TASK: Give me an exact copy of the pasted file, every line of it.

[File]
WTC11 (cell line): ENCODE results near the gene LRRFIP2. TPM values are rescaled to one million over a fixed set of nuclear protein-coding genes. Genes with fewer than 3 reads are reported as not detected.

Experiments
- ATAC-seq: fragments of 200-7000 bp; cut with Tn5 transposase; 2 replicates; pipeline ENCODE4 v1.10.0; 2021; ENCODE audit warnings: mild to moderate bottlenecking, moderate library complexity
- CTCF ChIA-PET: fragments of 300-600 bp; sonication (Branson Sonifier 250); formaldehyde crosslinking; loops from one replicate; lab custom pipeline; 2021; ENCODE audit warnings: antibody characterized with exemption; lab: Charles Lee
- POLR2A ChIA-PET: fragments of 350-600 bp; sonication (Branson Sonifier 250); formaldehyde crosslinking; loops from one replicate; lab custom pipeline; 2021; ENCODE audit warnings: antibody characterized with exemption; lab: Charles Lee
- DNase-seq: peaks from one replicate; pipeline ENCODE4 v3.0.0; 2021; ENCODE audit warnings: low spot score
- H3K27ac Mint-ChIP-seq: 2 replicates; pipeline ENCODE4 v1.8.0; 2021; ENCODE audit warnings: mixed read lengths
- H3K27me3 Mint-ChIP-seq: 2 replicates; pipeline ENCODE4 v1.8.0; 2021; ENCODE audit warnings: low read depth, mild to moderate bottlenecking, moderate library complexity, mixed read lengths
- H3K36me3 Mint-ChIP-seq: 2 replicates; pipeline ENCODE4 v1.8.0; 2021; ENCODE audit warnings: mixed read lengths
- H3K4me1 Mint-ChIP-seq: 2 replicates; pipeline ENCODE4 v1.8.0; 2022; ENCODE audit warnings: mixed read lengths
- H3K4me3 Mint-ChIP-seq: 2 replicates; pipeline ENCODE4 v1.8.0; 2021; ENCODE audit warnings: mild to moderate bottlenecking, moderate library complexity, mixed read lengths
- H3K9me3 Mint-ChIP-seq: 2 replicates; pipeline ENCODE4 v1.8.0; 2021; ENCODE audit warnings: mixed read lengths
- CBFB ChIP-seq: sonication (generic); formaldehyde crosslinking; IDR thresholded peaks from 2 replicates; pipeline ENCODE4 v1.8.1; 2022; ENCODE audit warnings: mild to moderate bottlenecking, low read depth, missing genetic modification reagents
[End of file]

WTC11 (cell line): ENCODE results near the gene LRRFIP2. TPM values are rescaled to one million over a fixed set of nuclear protein-coding genes. Genes with fewer than 3 reads are reported as not detected.

Experiments
- ATAC-seq: fragments of 200-7000 bp; cut with Tn5 transposase; 2 replicates; pipeline ENCODE4 v1.10.0; 2021; ENCODE audit warnings: mild to moderate bottlenecking, moderate library complexity
- CTCF ChIA-PET: fragments of 300-600 bp; sonication (Branson Sonifier 250); formaldehyde crosslinking; loops from one replicate; lab custom pipeline; 2021; ENCODE audit warnings: antibody characterized with exemption; lab: Charles Lee
- POLR2A ChIA-PET: fragments of 350-600 bp; sonication (Branson Sonifier 250); formaldehyde crosslinking; loops from one replicate; lab custom pipeline; 2021; ENCODE audit warnings: antibody characterized with exemption; lab: Charles Lee
- DNase-seq: peaks from one replicate; pipeline ENCODE4 v3.0.0; 2021; ENCODE audit warnings: low spot score
- H3K27ac Mint-ChIP-seq: 2 replicates; pipeline ENCODE4 v1.8.0; 2021; ENCODE audit warnings: mixed read lengths
- H3K27me3 Mint-ChIP-seq: 2 replicates; pipeline ENCODE4 v1.8.0; 2021; ENCODE audit warnings: low read depth, mild to moderate bottlenecking, moderate library complexity, mixed read lengths
- H3K36me3 Mint-ChIP-seq: 2 replicates; pipeline ENCODE4 v1.8.0; 2021; ENCODE audit warnings: mixed read lengths
- H3K4me1 Mint-ChIP-seq: 2 replicates; pipeline ENCODE4 v1.8.0; 2022; ENCODE audit warnings: mixed read lengths
- H3K4me3 Mint-ChIP-seq: 2 replicates; pipeline ENCODE4 v1.8.0; 2021; ENCODE audit warnings: mild to moderate bottlenecking, moderate library complexity, mixed read lengths
- H3K9me3 Mint-ChIP-seq: 2 replicates; pipeline ENCODE4 v1.8.0; 2021; ENCODE audit warnings: mixed read lengths
- CBFB ChIP-seq: sonication (generic); formaldehyde crosslinking; IDR thresholded peaks from 2 replicates; pipeline ENCODE4 v1.8.1; 2022; ENCODE audit warnings: mild to moderate bottlenecking, low read depth, missing genetic modification reagents